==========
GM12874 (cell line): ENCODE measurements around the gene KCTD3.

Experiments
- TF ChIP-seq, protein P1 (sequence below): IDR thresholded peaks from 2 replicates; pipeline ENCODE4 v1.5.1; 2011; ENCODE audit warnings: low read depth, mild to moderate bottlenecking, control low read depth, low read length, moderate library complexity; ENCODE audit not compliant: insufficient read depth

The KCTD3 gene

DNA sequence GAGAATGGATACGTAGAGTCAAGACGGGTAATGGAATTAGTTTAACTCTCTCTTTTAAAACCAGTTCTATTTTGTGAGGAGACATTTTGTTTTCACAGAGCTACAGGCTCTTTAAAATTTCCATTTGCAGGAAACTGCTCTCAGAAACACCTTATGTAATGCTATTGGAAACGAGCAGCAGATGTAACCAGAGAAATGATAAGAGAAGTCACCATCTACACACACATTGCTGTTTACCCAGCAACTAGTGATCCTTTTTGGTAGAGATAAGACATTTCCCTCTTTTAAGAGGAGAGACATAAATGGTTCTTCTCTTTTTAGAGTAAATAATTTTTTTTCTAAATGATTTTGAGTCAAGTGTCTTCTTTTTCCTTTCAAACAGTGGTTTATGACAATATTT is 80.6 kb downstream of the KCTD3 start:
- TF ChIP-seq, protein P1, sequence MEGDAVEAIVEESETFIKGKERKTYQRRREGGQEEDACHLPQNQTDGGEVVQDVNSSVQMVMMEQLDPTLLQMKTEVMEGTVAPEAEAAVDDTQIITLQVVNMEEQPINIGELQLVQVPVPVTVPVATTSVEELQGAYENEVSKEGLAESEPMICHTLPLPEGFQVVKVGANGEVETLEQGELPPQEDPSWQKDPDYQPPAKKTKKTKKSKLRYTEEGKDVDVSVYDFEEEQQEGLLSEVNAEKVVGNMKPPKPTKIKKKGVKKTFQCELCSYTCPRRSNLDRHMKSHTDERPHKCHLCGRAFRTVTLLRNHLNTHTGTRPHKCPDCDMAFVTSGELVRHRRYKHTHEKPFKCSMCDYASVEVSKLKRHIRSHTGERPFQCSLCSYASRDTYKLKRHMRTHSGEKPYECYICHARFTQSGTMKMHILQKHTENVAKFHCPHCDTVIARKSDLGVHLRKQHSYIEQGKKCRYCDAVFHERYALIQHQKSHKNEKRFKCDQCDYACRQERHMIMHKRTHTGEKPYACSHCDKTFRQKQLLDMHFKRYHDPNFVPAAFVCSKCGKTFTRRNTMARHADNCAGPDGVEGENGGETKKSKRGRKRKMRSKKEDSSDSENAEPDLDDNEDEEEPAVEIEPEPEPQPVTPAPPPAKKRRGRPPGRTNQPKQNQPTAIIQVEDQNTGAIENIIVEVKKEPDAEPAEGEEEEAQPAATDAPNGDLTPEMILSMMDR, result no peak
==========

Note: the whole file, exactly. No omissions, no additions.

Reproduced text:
GM12874 (cell line): ENCODE measurements around the gene KCTD3.

Experiments
- TF ChIP-seq, protein P1 (sequence below): IDR thresholded peaks from 2 replicates; pipeline ENCODE4 v1.5.1; 2011; ENCODE audit warnings: low read depth, mild to moderate bottlenecking, control low read depth, low read length, moderate library complexity; ENCODE audit not compliant: insufficient read depth

The KCTD3 gene

DNA sequence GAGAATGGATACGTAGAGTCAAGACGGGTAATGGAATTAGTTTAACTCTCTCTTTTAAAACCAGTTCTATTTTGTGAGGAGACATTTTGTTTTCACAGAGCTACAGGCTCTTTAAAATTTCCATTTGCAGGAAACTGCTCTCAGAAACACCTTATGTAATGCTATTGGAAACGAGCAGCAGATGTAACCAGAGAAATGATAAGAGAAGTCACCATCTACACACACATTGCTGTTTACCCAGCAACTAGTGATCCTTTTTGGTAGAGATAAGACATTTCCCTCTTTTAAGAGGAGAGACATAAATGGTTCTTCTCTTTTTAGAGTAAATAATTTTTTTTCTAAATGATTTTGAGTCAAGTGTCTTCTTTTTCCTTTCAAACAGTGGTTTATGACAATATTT is 80.6 kb downstream of the KCTD3 start:
- TF ChIP-seq, protein P1, sequence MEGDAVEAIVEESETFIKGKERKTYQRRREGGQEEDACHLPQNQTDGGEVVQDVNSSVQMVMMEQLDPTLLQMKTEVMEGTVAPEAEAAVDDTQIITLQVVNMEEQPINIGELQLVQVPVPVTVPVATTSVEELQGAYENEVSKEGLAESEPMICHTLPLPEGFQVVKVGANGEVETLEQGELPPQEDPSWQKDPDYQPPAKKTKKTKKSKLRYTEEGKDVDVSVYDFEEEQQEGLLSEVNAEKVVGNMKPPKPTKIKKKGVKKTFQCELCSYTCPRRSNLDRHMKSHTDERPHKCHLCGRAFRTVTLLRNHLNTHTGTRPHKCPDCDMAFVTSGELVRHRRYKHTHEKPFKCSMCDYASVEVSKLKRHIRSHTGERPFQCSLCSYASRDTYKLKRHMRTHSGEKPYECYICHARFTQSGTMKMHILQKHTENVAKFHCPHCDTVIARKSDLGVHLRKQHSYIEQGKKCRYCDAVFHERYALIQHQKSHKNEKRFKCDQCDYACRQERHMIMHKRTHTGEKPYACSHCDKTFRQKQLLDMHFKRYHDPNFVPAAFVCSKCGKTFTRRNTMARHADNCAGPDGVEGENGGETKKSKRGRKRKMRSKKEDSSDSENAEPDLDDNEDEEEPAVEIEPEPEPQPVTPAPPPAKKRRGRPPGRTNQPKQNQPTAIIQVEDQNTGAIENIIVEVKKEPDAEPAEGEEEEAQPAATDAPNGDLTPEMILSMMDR, result no peak